NEW YORK -- Slavery in the United States was once a roaring success whose wounds still afflict the country today.
So says Henry Louis Gates Jr., who examines both its success and shame in "The African Americans: Many Rivers to Cross," his new PBS documentary series that traces 500 years of black history.
"Slavery is a perfect example of why we need limits on the more unfortunate aspects of human nature," he says. "Slavery was capitalism gone berserk."
The horrifically profitable practice of slavery and the brutal inhumanity of Jim Crow loom large in "The African Americans" (premiering at 7 p.m. Tuesday), which, through its six hours, performs a neat trick: Its reach extends far beyond American shores, venturing through the Caribbean region and all the way to Africa, while deftly folding this sprawl of black history into the larger American story that, too often, has kept the role of black America shunted to the margins.
Slavery -- "the supreme hypocrisy" -- was always an essential ingredient of the American experiment. White America always drew heavily on the labor, culture and traditions of blacks while denying them due credit in exchange, not to mention their human rights.
The father of our country was one of its largest slave owners, even as one of his slaves, Harry Washington, understandably fled to join a British regiment and fight against the patriots.
"Because of the profound disconnect between principles of the Declaration of Independence and the Constitution and the simultaneous practice of slavery, we've had historical amnesia about slavery," Gates said in a recent interview. "We still see the effects, and feel them."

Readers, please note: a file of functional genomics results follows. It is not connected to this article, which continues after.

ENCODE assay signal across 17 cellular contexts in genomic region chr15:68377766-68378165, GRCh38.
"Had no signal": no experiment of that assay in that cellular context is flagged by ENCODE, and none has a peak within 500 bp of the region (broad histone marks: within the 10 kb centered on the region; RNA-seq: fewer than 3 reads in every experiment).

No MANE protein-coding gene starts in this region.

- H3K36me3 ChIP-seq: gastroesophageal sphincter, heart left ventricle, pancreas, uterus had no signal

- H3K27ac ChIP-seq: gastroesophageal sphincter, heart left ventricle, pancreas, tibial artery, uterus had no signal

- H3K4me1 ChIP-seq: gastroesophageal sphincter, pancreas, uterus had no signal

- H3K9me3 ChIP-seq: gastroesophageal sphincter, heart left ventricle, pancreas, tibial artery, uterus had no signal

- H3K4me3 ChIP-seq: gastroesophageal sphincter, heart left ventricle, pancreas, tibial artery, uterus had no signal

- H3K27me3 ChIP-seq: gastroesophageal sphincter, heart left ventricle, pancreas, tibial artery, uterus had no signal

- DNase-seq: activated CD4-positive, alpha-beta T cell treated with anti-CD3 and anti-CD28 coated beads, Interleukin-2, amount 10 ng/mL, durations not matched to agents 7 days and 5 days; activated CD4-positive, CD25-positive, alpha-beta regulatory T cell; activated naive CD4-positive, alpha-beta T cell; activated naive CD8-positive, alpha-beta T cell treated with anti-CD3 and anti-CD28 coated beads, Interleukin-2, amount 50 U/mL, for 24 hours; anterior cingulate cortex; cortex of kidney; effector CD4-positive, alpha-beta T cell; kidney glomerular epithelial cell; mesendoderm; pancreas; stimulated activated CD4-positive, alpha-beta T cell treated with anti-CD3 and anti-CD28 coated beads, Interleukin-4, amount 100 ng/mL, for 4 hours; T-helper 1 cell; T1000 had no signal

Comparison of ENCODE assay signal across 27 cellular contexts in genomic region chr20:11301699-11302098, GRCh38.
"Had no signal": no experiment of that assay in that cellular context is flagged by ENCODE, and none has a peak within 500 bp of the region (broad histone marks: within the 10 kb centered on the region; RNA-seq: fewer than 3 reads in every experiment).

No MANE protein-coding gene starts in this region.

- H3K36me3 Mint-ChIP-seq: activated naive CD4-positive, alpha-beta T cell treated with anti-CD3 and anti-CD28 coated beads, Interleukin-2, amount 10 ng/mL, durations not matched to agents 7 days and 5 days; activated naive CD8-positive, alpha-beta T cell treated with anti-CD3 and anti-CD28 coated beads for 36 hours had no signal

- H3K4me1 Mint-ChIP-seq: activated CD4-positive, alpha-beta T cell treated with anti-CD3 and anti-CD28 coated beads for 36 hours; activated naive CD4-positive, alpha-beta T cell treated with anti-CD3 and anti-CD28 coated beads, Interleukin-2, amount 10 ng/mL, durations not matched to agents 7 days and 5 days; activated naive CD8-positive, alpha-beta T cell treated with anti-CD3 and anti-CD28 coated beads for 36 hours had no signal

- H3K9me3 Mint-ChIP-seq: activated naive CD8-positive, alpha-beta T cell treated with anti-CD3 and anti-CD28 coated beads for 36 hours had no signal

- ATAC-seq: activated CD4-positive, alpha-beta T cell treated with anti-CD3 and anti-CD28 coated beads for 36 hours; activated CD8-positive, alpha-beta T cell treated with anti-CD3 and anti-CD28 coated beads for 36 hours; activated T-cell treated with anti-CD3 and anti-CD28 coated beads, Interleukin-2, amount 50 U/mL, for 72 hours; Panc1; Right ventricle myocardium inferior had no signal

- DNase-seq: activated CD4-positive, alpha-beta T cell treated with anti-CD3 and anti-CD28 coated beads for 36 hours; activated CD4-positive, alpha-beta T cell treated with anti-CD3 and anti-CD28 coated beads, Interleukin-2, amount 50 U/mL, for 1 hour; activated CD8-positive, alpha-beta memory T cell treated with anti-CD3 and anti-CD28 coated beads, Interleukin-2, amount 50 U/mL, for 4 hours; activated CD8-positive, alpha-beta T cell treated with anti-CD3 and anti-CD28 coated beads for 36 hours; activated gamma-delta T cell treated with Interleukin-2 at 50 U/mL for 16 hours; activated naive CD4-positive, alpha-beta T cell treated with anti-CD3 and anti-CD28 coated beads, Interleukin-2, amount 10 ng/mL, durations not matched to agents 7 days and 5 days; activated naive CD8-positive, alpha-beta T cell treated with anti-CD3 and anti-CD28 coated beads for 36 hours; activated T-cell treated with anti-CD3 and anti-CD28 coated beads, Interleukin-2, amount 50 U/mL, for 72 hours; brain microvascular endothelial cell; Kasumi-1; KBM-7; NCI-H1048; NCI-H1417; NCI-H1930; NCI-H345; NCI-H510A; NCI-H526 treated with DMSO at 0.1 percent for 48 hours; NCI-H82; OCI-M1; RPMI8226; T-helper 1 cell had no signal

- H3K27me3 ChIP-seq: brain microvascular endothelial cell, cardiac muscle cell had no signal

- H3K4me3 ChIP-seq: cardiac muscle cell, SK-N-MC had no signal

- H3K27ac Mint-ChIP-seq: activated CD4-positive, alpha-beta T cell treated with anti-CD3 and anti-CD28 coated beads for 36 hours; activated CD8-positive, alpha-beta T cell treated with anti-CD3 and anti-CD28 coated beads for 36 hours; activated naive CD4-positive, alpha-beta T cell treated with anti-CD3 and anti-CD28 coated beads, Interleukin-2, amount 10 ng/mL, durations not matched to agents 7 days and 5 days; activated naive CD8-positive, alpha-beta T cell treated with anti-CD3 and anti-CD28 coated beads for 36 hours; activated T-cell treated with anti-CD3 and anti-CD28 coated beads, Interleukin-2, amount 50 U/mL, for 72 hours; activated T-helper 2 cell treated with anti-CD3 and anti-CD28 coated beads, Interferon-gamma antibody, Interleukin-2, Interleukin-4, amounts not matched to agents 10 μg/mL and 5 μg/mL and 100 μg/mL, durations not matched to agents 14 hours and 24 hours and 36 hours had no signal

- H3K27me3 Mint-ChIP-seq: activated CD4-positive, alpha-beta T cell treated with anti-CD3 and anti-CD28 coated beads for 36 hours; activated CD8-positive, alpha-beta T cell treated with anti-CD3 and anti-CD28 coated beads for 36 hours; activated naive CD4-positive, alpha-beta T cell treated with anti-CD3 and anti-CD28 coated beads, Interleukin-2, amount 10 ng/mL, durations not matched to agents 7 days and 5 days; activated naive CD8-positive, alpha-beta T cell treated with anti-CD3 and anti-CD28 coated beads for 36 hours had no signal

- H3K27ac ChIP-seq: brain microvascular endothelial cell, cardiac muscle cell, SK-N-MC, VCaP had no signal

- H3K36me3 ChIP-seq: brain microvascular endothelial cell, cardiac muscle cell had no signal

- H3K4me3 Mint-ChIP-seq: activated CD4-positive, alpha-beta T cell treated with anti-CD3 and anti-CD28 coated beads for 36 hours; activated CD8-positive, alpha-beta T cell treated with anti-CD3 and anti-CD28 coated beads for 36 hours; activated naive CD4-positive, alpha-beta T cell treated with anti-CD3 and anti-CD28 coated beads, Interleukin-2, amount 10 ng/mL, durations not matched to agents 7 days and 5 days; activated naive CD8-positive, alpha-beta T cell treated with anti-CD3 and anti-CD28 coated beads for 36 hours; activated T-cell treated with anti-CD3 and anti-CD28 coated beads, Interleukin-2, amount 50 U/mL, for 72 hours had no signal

Even the site for the nation's capital city -- Washington, D.C. -- was chosen to accommodate the mighty bloc of Southern slave owners.
And the series also notes that, among too many other cruel paradoxes, slaves cut the stone and laid the bricks for the U.S. Capitol.
"The African Americans" doesn't fall prey to white scapegoating. For instance, Africans practiced slavery long before white Europeans cashed in, and Gates journeys to Sierra Leone, where he visits with Africans whose forebears profited from it.
Gates -- an author, Harvard scholar, social critic and filmmaker -- is more interested in recognizing and discovering oft-neglected pieces of the American puzzle.
The series starts with what Gates deems a downright scoop. It turns out the very first African to come to North America was a free man accompanying Spanish explorers who arrived in Florida in 1513. This was more than a century before the first 20 African slaves were brought to the British colony of Jamestown by pirates who traded them for food.
Thus does his series roll the clock back 106 years to a largely unknown starting point in African-American history.
From there, it covers slavery, the Civil War, the Jim Crow era and the rise of civil rights. It concludes on a high note, exactly 500 years from where it began, with the second inauguration of Barack Obama, the nation's first black president.
Even so, Gates says he didn't want to sound a false note of triumph: "By nature, I'm an optimist, but we end the series with the message, 'This is the best of times, the worst of times.'"
Worst? He points out many dismaying facts. A disproportionate number of black men are imprisoned today. A huge percentage of black children are born out of wedlock to single mothers.
And it's no secret that, while a winning number of Americans cheered on Obama, many others disdain the idea of a black man in the White House, a mindset Gates sees as yet another legacy of slavery and the racism it perpetuated.
One possible solution -- and one mission for his series -- is to bring the big picture to the nation's schools, where Gates hopes to place "The African Americans" as part of a permanent curriculum.
"If we start with first grade, in 12 years we'll have the whole school re-educated about the real nature of American history," he says. "The series is designed to inspire black people about the nobility of our tradition in this country, and to inspire ALL people about the nobility of that struggle.
"If we confront the excesses and sins of the past," he says, "it will help us understand where we are today."